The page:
Hamilton’s metaphor touched on Maggie’s executive branch next, which, while designed to carry out her own goals, is guided by her understanding of the world around her. “... she grasps that her actions have an impact beyond herself. Thus, she intentionally shapes that impact, which is why she uses her skills to teach English to new immigrants; why she has not only managed her own college application process but also assisted an Iraqi friend in hers; why she has helped broaden citizenship—or sisterhood—here at GPS,” she said.

Finally, Hamilton touched on the judicial branch, saying Maggie is too humble, wise, and curious to settle for simple answers. She then pondered her future before closing, “Maggie was born a scholar. Hard work undergirds mastery. Creativity, integrity, and compassion lift her outside of herself. Her constitution is sound.”

Astha Sinha | Undecided | Mr. Bryant Haynes

Astha is chairwoman of Class Leadership Council and founder of the Entrepreneurship Club. She is also a member of Terpsichord, Model UN, and Computer Science Club. A GPS Ambassador, Astha was chosen by the student body to be on the 2021 GPS May Court.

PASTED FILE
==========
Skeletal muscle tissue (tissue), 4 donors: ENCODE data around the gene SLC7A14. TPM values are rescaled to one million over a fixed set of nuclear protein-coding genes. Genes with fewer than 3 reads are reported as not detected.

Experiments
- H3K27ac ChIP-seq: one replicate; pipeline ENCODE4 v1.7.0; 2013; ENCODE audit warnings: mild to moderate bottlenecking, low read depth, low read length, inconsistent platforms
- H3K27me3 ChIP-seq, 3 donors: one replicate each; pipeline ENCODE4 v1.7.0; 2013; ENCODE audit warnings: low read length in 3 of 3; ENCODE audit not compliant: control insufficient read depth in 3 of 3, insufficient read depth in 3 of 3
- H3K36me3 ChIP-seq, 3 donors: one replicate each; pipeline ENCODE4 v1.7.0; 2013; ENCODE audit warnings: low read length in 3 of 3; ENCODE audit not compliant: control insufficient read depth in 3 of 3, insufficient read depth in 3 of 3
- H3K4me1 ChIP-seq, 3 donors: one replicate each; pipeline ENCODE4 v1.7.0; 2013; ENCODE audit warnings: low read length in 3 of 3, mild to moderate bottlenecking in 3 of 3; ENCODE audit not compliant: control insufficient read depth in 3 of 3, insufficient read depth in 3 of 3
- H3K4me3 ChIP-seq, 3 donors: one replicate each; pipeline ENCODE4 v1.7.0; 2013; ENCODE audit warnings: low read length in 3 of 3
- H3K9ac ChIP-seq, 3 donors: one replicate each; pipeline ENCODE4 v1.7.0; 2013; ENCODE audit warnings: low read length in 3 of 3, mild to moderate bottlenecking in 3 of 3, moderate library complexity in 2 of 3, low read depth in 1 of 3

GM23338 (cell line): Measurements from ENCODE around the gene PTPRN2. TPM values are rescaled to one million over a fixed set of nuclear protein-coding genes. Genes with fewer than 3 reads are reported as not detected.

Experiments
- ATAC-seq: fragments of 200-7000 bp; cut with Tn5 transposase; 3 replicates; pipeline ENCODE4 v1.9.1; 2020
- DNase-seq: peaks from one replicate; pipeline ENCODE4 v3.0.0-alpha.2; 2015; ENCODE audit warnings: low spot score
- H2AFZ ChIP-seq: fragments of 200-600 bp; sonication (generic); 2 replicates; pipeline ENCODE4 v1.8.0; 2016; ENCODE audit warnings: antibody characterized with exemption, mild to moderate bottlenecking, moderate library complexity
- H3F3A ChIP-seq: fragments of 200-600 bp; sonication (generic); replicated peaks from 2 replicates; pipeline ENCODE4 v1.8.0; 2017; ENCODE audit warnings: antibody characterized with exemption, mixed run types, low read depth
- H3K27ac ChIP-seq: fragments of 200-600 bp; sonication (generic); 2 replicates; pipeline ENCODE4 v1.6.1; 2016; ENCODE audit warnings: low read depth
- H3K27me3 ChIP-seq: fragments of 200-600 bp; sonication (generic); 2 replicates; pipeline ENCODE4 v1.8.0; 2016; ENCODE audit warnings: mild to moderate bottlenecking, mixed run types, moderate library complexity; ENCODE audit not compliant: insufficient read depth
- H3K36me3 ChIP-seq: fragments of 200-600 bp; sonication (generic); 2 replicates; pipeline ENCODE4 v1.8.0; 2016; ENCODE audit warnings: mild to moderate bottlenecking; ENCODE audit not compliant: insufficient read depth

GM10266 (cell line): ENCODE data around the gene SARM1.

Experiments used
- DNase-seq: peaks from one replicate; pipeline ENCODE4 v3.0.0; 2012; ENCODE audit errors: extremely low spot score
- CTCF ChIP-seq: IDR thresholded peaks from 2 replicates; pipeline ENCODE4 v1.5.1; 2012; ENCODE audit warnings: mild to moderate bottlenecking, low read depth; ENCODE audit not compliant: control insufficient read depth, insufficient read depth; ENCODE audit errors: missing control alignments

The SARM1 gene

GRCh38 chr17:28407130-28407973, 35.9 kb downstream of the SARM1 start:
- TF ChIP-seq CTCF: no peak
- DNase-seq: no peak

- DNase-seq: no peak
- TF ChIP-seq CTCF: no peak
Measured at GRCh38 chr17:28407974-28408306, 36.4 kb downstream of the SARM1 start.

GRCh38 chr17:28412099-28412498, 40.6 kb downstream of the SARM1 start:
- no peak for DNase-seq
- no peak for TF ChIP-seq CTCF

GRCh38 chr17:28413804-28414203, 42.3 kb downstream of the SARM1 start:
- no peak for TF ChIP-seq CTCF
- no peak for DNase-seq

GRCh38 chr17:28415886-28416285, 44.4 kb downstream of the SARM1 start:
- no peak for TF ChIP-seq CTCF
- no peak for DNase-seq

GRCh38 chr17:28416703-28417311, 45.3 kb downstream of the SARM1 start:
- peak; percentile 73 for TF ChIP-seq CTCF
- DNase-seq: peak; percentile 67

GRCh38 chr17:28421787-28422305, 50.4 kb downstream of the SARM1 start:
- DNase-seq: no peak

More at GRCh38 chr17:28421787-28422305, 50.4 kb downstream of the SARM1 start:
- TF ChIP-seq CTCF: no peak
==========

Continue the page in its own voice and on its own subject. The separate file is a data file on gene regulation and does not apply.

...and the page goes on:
AP Physics teacher Bryant Haynes welcomed Astha into Cum Laude, explaining her name, when translated from Hindi to English means “faith.” “That’s a word with many synonyms—trust, confidence, conviction, reliance, belief, hope, and expectation. That’s a word Astha Sinha embodies,” he said.

To illustrate his point, Haynes mentioned Astha’s turn as the only sixth-grader working the orchestra pit during the performance of Legally Blonde as an example of her faithfulness to her studies and commitments.

He noted she has always been faithful in her correspondence, as well. “Besides doing excellent work in the classroom, she sent me photos and videos of the many physics experiments and demonstrations: from the bowling ball pendulum, to the jumping rings, to the Coolidge Park carousel,” he said. She even sent photos of giant windmills generating electricity while on a college tour.